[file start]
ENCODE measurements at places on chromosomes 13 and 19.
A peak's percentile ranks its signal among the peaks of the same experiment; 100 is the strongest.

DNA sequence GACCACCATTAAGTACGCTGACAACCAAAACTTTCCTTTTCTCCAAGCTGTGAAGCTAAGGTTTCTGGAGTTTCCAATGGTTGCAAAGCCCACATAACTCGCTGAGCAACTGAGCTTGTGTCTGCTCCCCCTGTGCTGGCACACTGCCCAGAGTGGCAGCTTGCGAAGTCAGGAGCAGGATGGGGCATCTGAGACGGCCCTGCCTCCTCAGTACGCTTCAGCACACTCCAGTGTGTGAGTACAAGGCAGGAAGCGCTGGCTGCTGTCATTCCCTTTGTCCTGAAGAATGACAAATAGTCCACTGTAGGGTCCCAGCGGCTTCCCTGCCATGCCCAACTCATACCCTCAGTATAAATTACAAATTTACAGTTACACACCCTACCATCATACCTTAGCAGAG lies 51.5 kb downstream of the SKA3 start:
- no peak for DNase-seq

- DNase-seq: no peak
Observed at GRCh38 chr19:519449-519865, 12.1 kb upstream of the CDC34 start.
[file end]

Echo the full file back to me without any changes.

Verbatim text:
ENCODE measurements at places on chromosomes 13 and 19.
A peak's percentile ranks its signal among the peaks of the same experiment; 100 is the strongest.

DNA sequence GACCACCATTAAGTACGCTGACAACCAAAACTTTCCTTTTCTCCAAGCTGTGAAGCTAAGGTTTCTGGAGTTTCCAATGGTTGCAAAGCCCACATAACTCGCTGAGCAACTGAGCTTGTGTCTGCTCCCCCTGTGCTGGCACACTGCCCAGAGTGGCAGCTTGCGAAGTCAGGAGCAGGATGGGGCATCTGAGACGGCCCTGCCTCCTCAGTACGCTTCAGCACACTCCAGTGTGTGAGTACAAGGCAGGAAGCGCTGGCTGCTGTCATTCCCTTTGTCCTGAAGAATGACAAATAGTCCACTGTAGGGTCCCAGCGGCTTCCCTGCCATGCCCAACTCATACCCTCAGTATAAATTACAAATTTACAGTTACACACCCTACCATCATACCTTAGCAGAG lies 51.5 kb downstream of the SKA3 start:
- no peak for DNase-seq

- DNase-seq: no peak
Observed at GRCh38 chr19:519449-519865, 12.1 kb upstream of the CDC34 start.